Uber-billionaire Warren Buffett has just donated more than $2.8 billion to charity. How one arrives at this figures involves some math, and also tax considerations
Uber-billionaire Warren Buffett has just donated more than $2.8 billion to charity. How one arrives at this figures involves some math, and also tax considerations. He made the donation by transfering 20.64 million Berkshire Hathaway Class B shares. The announcement was made on the company’s website. Each year in the last few have been stratospheric, including another $2.8 billion in 2014 , and $2.6 billion in 2013.
As in the past, the major recipients are the Bill and Melinda Gates Foundation, plus foundations set up by Buffett family members, including the Susan Thompson Buffett, Sherwood, Howard G. Buffett and NoVo Foundations. Mr. Buffett has pledged to give away 99% of his wealth, and his lifetime giving now tops $25.5 billion. He and Bill Gates created the Giving Pledge to encourage the world’s wealthiest people to donate a substantial portion of their fortunes to charity.
When Mr. Buffett makes these outsized gifts, he does not make them in cash. The famously savvy CEO of Berkshire Hathaway did it in stock. Why donate stock rather than cash? When someone donates stock, the donor gets a charitable contribution deduction based on the fair market value of what is given. Value and basis are different things, which can mean enormous tax advantages.
By donating at the market value of the shares, Mr. Buffett gets credit for the appreciation in the shares. That is, the fair market value of the stock is his donation. Yet he does not have to pay income tax on his gain as he would if he sold it. Plainly, donating appreciated stock is far better than selling the stock, paying tax on the gain, and donating the cash. Giving appreciated property is the kind of wise tax planning you would expect from Mr. Buffett.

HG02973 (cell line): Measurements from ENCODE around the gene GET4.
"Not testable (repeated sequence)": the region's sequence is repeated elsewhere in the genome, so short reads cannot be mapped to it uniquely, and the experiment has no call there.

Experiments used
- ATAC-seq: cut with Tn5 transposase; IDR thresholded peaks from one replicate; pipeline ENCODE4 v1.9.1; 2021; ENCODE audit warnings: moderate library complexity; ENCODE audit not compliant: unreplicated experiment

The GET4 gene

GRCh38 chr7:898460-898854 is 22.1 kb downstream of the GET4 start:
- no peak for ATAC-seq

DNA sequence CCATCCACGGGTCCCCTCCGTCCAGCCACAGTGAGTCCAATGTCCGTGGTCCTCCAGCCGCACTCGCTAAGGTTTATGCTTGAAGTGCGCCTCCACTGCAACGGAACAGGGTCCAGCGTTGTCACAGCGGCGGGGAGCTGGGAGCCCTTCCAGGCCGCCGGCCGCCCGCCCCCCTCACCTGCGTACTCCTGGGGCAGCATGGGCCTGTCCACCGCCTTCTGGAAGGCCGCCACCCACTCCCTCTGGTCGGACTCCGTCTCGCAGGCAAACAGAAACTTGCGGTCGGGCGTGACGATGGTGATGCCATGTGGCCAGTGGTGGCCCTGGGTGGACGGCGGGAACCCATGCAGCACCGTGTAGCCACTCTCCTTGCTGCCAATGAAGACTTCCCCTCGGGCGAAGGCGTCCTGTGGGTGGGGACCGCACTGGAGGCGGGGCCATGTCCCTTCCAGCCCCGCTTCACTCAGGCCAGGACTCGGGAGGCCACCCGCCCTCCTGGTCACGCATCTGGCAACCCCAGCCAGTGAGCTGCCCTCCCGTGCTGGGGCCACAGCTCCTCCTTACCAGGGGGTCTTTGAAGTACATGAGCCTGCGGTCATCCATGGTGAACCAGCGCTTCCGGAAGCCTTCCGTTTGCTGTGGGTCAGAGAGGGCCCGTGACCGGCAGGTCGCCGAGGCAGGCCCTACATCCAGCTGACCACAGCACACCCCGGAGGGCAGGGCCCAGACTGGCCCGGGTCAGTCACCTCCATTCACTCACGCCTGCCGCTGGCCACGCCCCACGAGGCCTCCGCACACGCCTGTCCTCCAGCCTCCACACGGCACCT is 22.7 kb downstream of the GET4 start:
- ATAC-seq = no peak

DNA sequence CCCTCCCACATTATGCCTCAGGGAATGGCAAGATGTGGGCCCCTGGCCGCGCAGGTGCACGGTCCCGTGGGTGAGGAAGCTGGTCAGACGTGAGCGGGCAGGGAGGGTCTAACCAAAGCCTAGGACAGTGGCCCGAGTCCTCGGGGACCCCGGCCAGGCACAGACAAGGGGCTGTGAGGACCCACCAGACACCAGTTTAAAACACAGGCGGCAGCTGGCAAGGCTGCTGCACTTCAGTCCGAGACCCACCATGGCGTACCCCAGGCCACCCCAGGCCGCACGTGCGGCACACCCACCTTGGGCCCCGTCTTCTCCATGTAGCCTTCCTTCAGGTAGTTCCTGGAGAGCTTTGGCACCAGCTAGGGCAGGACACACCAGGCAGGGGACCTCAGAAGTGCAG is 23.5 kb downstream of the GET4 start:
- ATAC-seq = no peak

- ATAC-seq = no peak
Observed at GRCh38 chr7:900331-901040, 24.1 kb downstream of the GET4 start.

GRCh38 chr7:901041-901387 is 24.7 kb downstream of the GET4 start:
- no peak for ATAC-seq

Mr. Buffett is not alone. Facebook CEO Mark Zuckerberg has done the same thing. Mr. Zuckerberg donated $500 million of his Facebook stock to the Silicon Valley Community Foundation. Zuckerberg made his donation in the form of 18 million shares, translating to a $500 million tax deduction. The Facebook IPO price was $38 a share. They price dipped below $20 but then rose by more than 25% by the time of Mr. Zuckerberg’s December 2012 donation.
Donating appreciated stock is a smart tax move. By donating the stock, the donor avoids paying tax on the gain. The donee organization can hold or sell the stock. But since it is a tax-qualified charity, if it sells the stock it pays no tax regardless of how big the gain.
Big donations yield big tax benefits, but pay attention to the details. Donations go on Schedule A to Form 1040, so you must itemize. You can only take a deduction for up to 50% of your adjusted gross income for most charitable contributions (30% in some cases).
Observe other basic rules too. If your donations entitle you to merchandise, goods or services, you can only deduct the amount exceeding the fair market value of the benefits you received. If you pay $500 for a charity dinner ticket but receive a dinner worth $100, you can deduct $400, not the full $500.
Of course, make sure the donee organization is qualified. You cannot deduct contributions to individuals, political organizations or candidates. The IRS maintains a list of all charities. To check whether particular organizations are on the IRS list, click here.
Mr. Buffett may have said that he thinks his own tax rate should be higher. But he has also proven to be careful to plan transactions efficiently so he pays less. Like a long term investment that pays off, perhaps there’s something satisfying in arranging a deal that is tax-efficient and that benefits charity. It’s unlikely that any of us will make it to Warren Buffett‘s level. Still, properly planned charitable contributions can be tax efficient and do good works too.
For alerts to future tax articles, email me at Wood@WoodLLP.com. This discussion is not intended as legal advice, and cannot be relied upon for any purpose without the services of a qualified professional.
Article originally posted in Forbes website.